Government "super quango" the Homes and Communities Agency (HCA), retail giants Tesco and John Lewis along with Birmingham, Liverpool, Manchester and Newcastle city councils have backed plans to support regeneration through the downturn.
With the property industry marooned by lack of funding, councils and property chiefs want to pay for regeneration schemes by securing local government bonds against new tax revenue generated by development.
The bond issue – known as tax increment financing (TIF) – was pioneered in the US in Barrack Obama’s home city of Chicago. The idea is being worked up across the country, with the iconic Battersea Power Station in south London mooted as one scheme that could benefit.
Treasury Holdings and Grosvenor are both looking at proposals, with CB Richard Ellis and Cushman and Wakefield advising.
HCA chief Sir Bob Kerslake has welcomed the BPF report and will attend its launch tomorrow. Council heavyweight Sir Richard Leese, leader of Manchester city council, welcomed the BPF’s iniatives.
The five suggestions in the report are:
* Pay for infrastructure by using the American TIF model;
* Expand equity sharing – encouraging councils donate land to make development viable;
* Use funding for school and hospital building to lever in more investment;
* Reform EU red tape which means councils waste time and money ticking boxes to appear ‘democratic’ when selecting a developer;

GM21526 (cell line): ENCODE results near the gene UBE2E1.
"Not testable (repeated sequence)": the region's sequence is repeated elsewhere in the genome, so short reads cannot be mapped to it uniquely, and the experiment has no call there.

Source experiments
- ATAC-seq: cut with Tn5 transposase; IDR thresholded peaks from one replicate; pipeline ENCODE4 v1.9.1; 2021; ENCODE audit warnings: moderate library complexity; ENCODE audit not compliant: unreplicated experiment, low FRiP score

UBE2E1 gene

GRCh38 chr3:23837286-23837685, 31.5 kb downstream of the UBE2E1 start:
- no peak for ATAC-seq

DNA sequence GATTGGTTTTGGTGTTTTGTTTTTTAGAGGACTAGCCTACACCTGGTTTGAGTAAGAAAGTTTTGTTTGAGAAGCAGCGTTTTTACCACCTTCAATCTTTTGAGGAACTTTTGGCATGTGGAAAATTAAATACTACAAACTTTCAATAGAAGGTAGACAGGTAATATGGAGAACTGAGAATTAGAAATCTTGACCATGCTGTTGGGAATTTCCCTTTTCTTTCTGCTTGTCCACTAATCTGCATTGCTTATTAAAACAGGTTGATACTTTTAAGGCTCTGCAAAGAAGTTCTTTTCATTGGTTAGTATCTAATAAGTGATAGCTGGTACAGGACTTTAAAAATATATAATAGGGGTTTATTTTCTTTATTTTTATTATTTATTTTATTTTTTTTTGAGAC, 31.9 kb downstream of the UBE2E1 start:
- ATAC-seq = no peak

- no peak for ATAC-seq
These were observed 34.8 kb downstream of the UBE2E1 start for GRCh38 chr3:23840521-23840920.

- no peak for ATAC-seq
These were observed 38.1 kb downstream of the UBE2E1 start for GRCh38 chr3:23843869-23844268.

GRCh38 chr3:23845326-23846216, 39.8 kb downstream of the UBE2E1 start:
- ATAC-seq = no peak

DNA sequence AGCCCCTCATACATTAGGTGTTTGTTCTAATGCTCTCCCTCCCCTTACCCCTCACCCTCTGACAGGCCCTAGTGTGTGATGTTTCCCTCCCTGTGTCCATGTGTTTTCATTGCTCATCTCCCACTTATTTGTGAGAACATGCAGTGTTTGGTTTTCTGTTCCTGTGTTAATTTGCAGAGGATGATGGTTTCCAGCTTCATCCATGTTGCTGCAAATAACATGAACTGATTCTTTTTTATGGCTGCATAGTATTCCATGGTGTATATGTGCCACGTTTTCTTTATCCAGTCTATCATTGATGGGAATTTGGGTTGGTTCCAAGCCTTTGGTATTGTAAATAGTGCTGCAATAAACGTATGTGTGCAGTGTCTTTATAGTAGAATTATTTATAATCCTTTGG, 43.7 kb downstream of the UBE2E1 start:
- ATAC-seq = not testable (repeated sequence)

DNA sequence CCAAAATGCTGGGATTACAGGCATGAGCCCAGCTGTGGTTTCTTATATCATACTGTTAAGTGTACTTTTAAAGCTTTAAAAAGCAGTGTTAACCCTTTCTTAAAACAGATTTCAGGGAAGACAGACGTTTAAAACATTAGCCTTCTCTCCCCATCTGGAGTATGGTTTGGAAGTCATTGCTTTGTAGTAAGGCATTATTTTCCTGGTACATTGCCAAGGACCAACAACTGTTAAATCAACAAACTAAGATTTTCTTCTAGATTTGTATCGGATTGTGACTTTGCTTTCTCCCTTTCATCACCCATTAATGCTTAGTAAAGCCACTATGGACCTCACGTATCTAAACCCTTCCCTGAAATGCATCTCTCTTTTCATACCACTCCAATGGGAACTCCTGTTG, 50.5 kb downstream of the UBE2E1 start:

* Encourage a professional rented housing sector.
The Chancellor signalled in the Budget that the Government would explore TIFs and with development at its lowest point for a generation, ministers and property leaders will be keen to explore any ways that can
Cash set aside for school building could be used more efficiently though. The BPF wants councils include housing or retail units above schools, or use land nearby for other uses.
BPF chief executive Liz Peace said: "The property industry doesn’t want a bail out, it simply wants to work in partnership with the public sector. We need to get better value from our investments but that will mean that the public sector will have to put more into the pot and take less out. Making regeneration viable from a developer’s point of view isn’t about using public money to enhance the private sector’s profits, it is about enabling partnerships and allowing the public to benefit from what developers do best."
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